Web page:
One of the biggest challenges is how to encapsulate the sensor to withstand corrosive fluid environments for extended periods of time, especially for many newer devices that require extended implantation in the heart or vasculature. While adding blood pressure measurement to these devices can improve functionality and provide additional patient data feedback, this introduces added complexities to sensor integration and encapsulation that must be factored into the design to adequately meet the customer requirements.

Once a sensor is selected and design feasibility is proven, sensor encapsulation and coating selections can present unique challenges that significantly affect sensor performance. For example, a sensor requiring ultra-low drift performance may experience high drift rates when hydrated inside the body if the sensor is coated with the wrong material or encapsulated with too much or too little protective material. Experience with material selection can optimize the process, reduce the number of iteration design cycles, and increase speed to market. 

Drift is another challenge that is not always well understood by inexperienced teams. Many factors combined contribute to drift including changes in atmospheric pressure, temperature and hydration. Changes in temperature and hydration can be accounted for by pre-soaking the sensor for a specified period prior to use. However, this is not always possible in real world applications, especially when the device is meant to be used in an emergency.  Understanding this limitation up front is critical so that drift can be optimized during the development of the manufacturing processes.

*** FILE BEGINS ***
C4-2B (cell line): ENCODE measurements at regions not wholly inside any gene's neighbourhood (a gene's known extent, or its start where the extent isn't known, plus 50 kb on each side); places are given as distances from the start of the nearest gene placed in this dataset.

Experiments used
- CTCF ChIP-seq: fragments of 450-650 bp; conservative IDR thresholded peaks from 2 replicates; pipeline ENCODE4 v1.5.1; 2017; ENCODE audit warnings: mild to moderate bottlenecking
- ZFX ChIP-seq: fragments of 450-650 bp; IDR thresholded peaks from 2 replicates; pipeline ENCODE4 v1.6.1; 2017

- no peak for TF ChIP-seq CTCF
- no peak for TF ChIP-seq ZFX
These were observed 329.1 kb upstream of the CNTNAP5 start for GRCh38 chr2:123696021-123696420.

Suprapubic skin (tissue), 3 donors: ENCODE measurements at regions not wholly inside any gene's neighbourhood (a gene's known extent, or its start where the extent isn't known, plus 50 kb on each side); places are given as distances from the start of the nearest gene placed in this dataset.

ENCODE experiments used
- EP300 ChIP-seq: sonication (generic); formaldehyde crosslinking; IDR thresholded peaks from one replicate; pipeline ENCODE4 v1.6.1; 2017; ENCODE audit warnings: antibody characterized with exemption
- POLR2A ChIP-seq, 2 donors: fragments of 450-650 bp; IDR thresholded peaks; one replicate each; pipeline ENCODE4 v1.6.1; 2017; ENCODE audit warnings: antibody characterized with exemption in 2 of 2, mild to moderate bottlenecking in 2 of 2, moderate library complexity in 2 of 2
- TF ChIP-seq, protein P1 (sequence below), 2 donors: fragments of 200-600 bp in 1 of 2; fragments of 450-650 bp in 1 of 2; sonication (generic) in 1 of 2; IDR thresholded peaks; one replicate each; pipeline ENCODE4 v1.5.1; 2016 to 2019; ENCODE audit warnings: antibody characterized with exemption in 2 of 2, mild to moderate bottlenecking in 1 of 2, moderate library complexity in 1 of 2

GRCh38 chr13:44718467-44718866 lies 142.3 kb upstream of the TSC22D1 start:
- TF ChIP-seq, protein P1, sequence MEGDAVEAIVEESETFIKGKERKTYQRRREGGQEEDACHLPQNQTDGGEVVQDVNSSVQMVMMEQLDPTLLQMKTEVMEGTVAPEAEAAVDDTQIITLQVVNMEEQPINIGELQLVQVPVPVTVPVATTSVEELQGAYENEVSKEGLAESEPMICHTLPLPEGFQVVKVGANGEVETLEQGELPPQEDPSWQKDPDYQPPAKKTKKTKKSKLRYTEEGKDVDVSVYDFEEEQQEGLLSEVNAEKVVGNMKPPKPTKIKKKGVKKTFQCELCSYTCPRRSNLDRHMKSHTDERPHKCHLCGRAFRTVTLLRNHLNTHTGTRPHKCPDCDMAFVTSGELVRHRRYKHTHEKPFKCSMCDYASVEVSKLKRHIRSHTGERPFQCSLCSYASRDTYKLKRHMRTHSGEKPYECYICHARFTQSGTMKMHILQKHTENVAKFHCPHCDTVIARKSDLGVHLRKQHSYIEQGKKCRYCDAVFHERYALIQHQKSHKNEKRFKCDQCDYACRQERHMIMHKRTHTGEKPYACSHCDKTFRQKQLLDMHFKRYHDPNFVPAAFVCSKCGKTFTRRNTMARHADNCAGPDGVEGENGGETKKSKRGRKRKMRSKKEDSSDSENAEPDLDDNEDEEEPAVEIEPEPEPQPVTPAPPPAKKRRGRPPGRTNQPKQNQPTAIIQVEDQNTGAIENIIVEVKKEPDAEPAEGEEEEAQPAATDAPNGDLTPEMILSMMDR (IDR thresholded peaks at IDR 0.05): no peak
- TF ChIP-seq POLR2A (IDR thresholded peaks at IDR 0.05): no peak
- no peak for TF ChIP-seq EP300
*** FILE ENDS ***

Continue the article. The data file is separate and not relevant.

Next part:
Finally, once all the challenges above are overcome, the manufacturing process must be developed and optimized to meet yield and throughput requirements. The incredibly small size of many of today’s sensors, some of which measure less than 200 um across, pose unique manufacturing challenges that can be greater than or equal to the timeline of the original sensor integration process. Developing this infrastructure from the ground up can require a significant capital investment which should be factored into the overall sensor development effort.

Millar OEM Solutions – Pressure Sensor Integration Partner

Choosing the right partner, such as Millar OEM Solutions, who is backed by 50 years of experience in MEMS sensor integration, can start the integration track off right. Collaboration is key when solving today and tomorrow’s medical challenges especially when cost limitations, speed to market and sensor accuracy are more important than ever.

Visit Millar Speaking Sessions at Medical Sensors Design Conference

Tuesday, June 25th

Millar’s CEO/President, Tim Daugherty, will be participating in the What’s Next for IoT & Connected Care? Panel on June 25th at 4:10 pm during the Medical Sensors + Design Conference 2019.

Wednesday, June 26th

Valor Thomas, OEM Business Development Manager, will be presenting on the topic “Smarter Devices Enabled by MEMS Pressure Sensors” in the Medical Sensors Design Theater during the Sensors Expo and Conference 2019 on June 26th at 1:35 pm.

To learn more from our OEM team about Millar’s capabilities, be sure to attend one of these sessions or visit booth 1740 at the Sensors Expo 2019.